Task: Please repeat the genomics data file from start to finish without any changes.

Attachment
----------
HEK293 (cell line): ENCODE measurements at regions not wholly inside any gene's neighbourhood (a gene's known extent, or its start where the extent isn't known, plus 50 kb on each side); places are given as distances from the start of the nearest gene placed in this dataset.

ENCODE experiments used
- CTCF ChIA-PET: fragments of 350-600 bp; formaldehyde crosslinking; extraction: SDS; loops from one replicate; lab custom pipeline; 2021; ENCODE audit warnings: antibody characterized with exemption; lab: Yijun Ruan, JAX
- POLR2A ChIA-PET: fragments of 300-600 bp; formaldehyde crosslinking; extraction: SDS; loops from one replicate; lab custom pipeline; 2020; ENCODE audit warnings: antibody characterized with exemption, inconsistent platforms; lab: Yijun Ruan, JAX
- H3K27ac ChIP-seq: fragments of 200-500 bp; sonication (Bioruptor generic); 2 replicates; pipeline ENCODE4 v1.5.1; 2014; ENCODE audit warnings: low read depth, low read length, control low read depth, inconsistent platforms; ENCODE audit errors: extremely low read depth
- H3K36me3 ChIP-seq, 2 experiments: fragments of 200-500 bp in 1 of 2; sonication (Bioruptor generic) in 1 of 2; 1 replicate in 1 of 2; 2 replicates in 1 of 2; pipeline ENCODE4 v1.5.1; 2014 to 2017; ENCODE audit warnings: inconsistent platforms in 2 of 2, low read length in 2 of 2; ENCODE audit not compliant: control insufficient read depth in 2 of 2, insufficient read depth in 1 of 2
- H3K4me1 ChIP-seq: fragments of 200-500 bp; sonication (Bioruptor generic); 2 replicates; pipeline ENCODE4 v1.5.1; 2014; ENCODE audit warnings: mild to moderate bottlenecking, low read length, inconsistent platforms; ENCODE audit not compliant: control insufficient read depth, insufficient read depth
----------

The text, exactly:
HEK293 (cell line): ENCODE measurements at regions not wholly inside any gene's neighbourhood (a gene's known extent, or its start where the extent isn't known, plus 50 kb on each side); places are given as distances from the start of the nearest gene placed in this dataset.

ENCODE experiments used
- CTCF ChIA-PET: fragments of 350-600 bp; formaldehyde crosslinking; extraction: SDS; loops from one replicate; lab custom pipeline; 2021; ENCODE audit warnings: antibody characterized with exemption; lab: Yijun Ruan, JAX
- POLR2A ChIA-PET: fragments of 300-600 bp; formaldehyde crosslinking; extraction: SDS; loops from one replicate; lab custom pipeline; 2020; ENCODE audit warnings: antibody characterized with exemption, inconsistent platforms; lab: Yijun Ruan, JAX
- H3K27ac ChIP-seq: fragments of 200-500 bp; sonication (Bioruptor generic); 2 replicates; pipeline ENCODE4 v1.5.1; 2014; ENCODE audit warnings: low read depth, low read length, control low read depth, inconsistent platforms; ENCODE audit errors: extremely low read depth
- H3K36me3 ChIP-seq, 2 experiments: fragments of 200-500 bp in 1 of 2; sonication (Bioruptor generic) in 1 of 2; 1 replicate in 1 of 2; 2 replicates in 1 of 2; pipeline ENCODE4 v1.5.1; 2014 to 2017; ENCODE audit warnings: inconsistent platforms in 2 of 2, low read length in 2 of 2; ENCODE audit not compliant: control insufficient read depth in 2 of 2, insufficient read depth in 1 of 2
- H3K4me1 ChIP-seq: fragments of 200-500 bp; sonication (Bioruptor generic); 2 replicates; pipeline ENCODE4 v1.5.1; 2014; ENCODE audit warnings: mild to moderate bottlenecking, low read length, inconsistent platforms; ENCODE audit not compliant: control insufficient read depth, insufficient read depth